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Starting a microfinance business

What you need to know before you start
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The ideal location for this type of business, says Edgardo Tipa of PEMSI Lending Investor Inc., depends entirely on the owner. If he wants to service stallholders and vendors, for example, the best location is near a public market. If the business targets employees, it is good to put up the business near factories or a place where there is a concentration of offices.

Security is a major consideration in buying office equipment. A vault that can withstand theft and fire is a good investment in storing cash and other valuables. But to be more secure, it is recommended to deposit cash collections immediately to a bank account. “A system capable of monitoring the loan accounts of clients is a good buy as well. Systems like this can generate accounting reports and data on individual balances of clients that can help the owner in planning and making better decisions,” says Tipa.


Before a lending operation can start, there are certain documents that must be prepared. Tipa recommends business owners to prepare documents such as a loan application form, credit advice, loan agreement/promissory note and loan release form. However, the loan application process is simple and fast, so it is best to keep the required documentation at a minimum, but sufficient enough to protect both the borrower and the business.

As a starting entrepreneur, you need not hire a big band of employees right away. “Initially, you would only need a loan processor to screen applicants and conduct credit/background investigation, a collector, and a manager to supervise and do the marketing. You will also need a part-time accountant and probably a lawyer on a retainer basis,” shares Tipa. To save on costs, you could ideally get sales agents on commission. When scouting for staff, it is important to look for shared values such as honesty, integrity and the ability to interact with people from different backgrounds, especially from the lower social strata.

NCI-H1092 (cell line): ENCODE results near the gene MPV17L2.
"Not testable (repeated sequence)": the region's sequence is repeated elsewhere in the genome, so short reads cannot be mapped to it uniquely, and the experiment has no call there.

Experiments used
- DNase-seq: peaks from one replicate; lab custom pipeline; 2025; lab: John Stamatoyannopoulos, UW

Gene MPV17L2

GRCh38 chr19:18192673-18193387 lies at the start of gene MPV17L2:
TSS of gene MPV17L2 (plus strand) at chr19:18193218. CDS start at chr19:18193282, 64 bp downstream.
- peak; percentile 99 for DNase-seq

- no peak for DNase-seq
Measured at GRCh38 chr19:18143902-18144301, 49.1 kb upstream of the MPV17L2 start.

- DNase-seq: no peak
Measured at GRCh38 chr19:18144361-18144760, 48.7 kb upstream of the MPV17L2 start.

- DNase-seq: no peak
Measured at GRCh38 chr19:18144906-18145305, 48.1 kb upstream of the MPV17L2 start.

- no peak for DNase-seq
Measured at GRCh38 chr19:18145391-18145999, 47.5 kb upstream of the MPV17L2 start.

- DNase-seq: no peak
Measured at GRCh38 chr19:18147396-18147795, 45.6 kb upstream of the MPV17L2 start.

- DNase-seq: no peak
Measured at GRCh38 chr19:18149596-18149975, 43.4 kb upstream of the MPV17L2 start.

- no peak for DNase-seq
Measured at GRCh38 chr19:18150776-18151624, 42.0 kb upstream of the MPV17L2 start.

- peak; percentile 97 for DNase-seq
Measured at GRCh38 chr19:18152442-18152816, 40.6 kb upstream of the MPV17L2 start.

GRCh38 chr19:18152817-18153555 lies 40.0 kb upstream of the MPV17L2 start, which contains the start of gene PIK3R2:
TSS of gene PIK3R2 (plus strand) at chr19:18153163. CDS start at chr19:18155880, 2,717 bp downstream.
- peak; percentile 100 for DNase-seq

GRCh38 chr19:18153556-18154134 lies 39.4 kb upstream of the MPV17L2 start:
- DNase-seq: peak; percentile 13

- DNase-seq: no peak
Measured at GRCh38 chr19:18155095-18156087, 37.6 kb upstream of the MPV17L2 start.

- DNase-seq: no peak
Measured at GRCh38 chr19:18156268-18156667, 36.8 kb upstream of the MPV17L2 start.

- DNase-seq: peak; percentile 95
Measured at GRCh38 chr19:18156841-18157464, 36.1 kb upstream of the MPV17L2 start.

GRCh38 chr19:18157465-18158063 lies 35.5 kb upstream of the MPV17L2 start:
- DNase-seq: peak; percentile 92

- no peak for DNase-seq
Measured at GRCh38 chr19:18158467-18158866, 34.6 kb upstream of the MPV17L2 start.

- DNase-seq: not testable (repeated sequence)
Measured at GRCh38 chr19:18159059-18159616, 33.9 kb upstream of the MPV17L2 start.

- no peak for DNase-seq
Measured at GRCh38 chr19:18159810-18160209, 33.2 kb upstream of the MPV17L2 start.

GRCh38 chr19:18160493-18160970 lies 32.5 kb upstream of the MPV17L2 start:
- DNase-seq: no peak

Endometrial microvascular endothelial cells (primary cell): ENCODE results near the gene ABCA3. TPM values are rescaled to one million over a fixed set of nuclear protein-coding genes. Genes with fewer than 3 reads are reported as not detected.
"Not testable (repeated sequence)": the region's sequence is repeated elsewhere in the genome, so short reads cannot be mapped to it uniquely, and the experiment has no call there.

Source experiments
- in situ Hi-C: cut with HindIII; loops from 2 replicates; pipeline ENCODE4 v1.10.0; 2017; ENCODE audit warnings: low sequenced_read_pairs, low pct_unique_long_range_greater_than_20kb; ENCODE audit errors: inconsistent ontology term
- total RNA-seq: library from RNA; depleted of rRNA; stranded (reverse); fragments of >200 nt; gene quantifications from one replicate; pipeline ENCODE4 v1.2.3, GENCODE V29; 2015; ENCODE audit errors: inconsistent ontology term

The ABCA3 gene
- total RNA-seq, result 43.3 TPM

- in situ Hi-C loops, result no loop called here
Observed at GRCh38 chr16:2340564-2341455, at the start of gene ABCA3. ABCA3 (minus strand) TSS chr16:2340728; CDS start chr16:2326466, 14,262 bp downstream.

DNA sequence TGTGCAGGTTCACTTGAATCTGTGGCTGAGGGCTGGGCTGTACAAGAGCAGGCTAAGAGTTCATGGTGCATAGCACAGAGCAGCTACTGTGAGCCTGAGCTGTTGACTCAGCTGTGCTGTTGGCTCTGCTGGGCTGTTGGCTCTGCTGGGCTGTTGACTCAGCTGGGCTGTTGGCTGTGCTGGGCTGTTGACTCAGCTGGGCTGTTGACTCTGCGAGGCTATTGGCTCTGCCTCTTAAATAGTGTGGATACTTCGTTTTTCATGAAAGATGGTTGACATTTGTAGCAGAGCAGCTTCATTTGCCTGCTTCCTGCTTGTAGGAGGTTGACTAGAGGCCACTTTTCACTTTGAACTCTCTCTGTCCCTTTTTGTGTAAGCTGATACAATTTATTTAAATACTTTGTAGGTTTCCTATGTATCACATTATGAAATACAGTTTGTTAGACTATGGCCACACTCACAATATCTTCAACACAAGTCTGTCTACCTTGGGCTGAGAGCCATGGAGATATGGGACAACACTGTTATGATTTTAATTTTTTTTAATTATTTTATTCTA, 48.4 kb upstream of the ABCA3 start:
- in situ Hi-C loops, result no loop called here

“With regard to training employees, a credit-management course covering the topics on credit and background investigation, cash-flow analysis, and delinquency management is the basic need,” says Alan Orogo of Punla sa Tao Foundation. “In addition, training on product development and marketing, signature verification, forgery detection, and good customer service are advantages.” A seminar on cash-flow analysis, for example, would help MFIs determine how much should be given as loan to a borrower. You don’t want to give out loans that could either be too small for your borrowers’ requirements or too big, which would make repayment of the loan difficult for them.  

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